Five key battlegrounds in Japan election

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Japan's Prime Minister and ruling Liberal Democratic Party leader Shinzo Abe (L) waves to supporters during his last stumping tour for the October 22 general election in Tokyo on October 21, 2017

"Abenomics", post-Fukushima nuclear policy, tax, the constitution and North Korea: These are the main battlegrounds of Sunday's election in Japan that pits Prime Minister Shinzo Abe against an upstart opposition led by Tokyo Governor Yuriko Koike.

Here are the policies of the two main figures on the key issues:

- 'Abenomics' vs 'Yurinomics'

The main election battle is over how to expand growth and rekindle inflation in the world's number three economy.

ABE: For the prime minister, it's all about "Abenomics", his trademark economic policy that combines aggressive monetary easing and huge government spending with reforms to the world's third-largest economy.

"Abenomics" has fattened corporate profits and sent the stock market to two-decade highs but so far failed to fix deflation, and critics charge that the effects have not trickled down to ordinary Japanese households.

KOIKE: With a former TV presenter's eye for a media soundbite, Koike has dubbed her economic policy "Yurinomics," which aims to avoid the heavy reliance on public spending and monetary easing preferred by her opponent.

Instead, Koike aims to stimulate the economy by slashing red tape and setting up special economic zones.

- Nuclear energy -

In a country still scarred by the Fukushima disaster in 2011, nuclear energy policy is one of main areas of clearly defined difference between the two candidates.

ABE: Vows to continue promoting nuclear energy, calling it essential to powering the Japanese economy. His government and utility firms have been pushing to switch back on nuclear reactors shut down after the Fukushima meltdown.

KOIKE: Pledges to phase out nuclear power in Japan by 2030 and enshrine a no-nuclear policy in the constitution. However, she acknowledges that for now, mothballed nuclear power plants will need to be restarted.

- Tax -

Abe called the election ostensibly because he wanted to get voters' approval for a change in how the proceeds from a planned sales tax hike were going to be spent.

ABE: Wants to use a larger proportion of the extra cash from the hike (from eight percent to 10 percent) on greater financial support for childcare, including making pre-school nurseries free, as the country battles a falling birth rate.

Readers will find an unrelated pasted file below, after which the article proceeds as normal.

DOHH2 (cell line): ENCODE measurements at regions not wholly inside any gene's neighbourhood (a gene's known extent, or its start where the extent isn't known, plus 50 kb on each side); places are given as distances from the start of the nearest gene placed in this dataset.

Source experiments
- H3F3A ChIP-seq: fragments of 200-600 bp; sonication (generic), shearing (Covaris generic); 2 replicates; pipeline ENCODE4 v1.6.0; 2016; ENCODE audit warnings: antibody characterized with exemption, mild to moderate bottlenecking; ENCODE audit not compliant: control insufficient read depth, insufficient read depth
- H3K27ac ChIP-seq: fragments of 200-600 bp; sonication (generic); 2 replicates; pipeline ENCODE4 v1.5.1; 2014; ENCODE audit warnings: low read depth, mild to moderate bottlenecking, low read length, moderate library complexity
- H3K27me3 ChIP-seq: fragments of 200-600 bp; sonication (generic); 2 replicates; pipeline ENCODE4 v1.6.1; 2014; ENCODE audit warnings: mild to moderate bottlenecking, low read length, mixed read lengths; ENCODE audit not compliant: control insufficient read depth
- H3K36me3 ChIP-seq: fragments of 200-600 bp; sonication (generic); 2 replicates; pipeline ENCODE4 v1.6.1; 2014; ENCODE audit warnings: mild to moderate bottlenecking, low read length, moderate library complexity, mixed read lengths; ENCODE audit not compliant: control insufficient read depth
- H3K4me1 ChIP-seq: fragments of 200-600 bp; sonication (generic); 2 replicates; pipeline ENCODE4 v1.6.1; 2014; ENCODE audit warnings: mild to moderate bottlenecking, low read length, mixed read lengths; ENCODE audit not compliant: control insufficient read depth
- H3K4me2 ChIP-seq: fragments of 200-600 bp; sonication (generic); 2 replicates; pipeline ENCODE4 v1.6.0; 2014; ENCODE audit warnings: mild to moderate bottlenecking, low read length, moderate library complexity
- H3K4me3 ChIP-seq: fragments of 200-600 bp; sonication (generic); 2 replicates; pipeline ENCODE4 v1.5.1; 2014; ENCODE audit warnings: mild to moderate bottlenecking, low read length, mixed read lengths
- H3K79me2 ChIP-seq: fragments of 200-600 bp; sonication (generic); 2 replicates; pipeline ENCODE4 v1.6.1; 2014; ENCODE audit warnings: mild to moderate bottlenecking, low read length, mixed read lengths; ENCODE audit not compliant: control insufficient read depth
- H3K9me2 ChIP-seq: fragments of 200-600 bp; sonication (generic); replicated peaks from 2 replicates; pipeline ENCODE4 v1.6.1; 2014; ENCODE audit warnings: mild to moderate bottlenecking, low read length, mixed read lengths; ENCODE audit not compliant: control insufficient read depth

KOIKE: Promised to freeze the planned sales tax hike, which she says would put the brake on the Japanese economy now marking the longest period of expansion in more than a decade.

Instead, she proposes a broader corporate tax and the sale of more state assets to make up the hole in the coffers.

- Constitutional change -

ABE: Wants to push through the first-ever change in the US-imposed constitution to make a specific mention of the country's Self-Defense Forces. He also wants to enshrine his free education scheme in the document.

KOIKE: Declines to write the military into the constitution, which bans the officially pacifist nation from maintaining land, sea and air forces. She says her party will decide after confirming popular support for the issue.

But the former defence minister seeks to promote discussions on a revision of Article 9 of the constitution, which requires Japan to renounce war.

- North Korea -

ABE: For the prime minister, the threat posed by North Korea is the top political priority. Abe proposes to beef up the nation's defence system and boost the Japan-US military alliance, which has been reinforced by controversial new laws that could see Japanese troops fight abroad for the first time since the end of World War II.

KOIKE: The opposition leader has taken a low-profile stance on the North Korean crisis, only promising to tackle "Japan's severe security environment regardless of party affiliation."

As Tokyo governor, Koike has vowed to cooperate with Abe's central government since a North Korean missile flew over northern Japan last month.